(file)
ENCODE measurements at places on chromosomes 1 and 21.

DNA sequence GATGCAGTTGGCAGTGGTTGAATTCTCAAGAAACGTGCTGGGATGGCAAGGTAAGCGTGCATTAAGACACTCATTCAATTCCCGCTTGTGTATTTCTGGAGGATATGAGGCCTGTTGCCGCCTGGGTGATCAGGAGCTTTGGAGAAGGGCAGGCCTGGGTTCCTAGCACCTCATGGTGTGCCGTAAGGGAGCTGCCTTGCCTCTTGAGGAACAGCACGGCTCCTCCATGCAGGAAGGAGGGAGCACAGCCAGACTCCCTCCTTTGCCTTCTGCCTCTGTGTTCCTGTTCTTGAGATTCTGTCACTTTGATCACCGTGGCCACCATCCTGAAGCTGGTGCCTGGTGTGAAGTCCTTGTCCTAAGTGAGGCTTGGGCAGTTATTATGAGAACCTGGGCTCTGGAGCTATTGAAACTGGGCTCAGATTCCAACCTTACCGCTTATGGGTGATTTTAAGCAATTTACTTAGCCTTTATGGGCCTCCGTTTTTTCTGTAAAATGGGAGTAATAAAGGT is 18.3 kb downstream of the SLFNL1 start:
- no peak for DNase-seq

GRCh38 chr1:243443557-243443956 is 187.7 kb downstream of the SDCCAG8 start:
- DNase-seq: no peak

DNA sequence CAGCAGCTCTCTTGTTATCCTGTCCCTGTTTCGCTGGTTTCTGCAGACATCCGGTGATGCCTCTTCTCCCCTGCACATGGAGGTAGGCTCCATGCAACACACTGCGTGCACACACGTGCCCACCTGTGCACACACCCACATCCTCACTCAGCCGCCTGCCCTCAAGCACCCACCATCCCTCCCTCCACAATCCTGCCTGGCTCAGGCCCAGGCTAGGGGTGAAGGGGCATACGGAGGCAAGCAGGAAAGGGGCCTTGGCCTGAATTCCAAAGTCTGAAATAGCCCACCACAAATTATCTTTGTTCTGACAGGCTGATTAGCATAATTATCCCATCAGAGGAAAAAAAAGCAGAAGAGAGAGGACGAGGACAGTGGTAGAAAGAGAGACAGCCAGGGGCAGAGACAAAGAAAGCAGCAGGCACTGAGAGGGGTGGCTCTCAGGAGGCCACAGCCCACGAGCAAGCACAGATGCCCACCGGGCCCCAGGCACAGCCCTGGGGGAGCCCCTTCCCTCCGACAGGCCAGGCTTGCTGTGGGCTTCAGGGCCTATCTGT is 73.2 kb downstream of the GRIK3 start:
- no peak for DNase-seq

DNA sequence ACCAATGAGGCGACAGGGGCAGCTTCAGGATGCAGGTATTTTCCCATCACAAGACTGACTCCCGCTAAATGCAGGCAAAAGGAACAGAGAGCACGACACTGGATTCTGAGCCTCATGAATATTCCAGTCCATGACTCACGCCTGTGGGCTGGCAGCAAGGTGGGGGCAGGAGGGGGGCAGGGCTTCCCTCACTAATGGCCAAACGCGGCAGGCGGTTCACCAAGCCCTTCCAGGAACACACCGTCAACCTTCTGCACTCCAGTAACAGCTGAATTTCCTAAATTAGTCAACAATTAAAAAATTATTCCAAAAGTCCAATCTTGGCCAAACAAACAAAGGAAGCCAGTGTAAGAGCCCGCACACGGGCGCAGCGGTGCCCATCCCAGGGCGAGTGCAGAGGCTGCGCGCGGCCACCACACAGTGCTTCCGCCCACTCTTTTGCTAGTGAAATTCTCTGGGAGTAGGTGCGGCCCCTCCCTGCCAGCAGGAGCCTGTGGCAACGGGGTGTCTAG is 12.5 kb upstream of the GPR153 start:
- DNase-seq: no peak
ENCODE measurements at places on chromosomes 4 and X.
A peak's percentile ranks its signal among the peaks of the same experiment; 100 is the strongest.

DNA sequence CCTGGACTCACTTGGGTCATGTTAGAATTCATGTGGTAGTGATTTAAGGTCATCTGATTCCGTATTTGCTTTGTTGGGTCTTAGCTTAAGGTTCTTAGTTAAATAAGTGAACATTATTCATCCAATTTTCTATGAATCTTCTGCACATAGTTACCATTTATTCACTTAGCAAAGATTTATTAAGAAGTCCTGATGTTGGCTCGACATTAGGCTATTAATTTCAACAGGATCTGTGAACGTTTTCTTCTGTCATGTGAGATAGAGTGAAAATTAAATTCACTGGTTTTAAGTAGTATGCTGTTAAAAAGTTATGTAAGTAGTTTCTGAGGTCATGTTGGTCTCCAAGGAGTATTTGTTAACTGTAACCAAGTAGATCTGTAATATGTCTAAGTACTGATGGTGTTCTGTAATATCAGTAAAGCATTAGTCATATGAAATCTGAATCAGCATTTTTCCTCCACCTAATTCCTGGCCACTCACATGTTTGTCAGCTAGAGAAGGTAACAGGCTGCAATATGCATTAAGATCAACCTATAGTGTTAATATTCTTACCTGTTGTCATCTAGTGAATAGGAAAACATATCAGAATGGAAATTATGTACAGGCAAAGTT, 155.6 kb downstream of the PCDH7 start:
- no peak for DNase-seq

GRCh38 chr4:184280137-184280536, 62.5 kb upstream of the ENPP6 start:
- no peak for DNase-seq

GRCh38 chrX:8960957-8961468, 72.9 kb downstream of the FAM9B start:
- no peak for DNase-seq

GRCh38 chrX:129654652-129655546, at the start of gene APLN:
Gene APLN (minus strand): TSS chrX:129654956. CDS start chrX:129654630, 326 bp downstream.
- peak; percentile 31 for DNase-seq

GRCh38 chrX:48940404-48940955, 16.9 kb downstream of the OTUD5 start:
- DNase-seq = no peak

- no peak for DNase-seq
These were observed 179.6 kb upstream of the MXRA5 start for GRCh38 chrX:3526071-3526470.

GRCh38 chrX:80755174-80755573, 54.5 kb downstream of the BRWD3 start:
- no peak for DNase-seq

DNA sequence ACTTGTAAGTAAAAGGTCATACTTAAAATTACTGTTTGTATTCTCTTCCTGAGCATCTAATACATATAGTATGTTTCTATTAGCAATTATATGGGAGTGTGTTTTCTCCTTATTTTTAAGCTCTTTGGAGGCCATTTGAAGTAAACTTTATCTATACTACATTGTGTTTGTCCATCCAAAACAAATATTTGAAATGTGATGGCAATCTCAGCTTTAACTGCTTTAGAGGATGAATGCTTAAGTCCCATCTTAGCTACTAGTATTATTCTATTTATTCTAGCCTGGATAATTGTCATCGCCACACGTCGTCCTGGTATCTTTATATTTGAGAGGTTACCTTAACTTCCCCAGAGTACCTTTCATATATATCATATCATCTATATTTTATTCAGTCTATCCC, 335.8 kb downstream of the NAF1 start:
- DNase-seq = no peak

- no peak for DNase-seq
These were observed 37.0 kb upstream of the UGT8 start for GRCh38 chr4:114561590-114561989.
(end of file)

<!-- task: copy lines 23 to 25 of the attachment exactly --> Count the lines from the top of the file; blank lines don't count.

- no peak for DNase-seq
These were observed 179.6 kb upstream of the MXRA5 start for GRCh38 chrX:3526071-3526470.

GRCh38 chrX:80755174-80755573, 54.5 kb downstream of the BRWD3 start: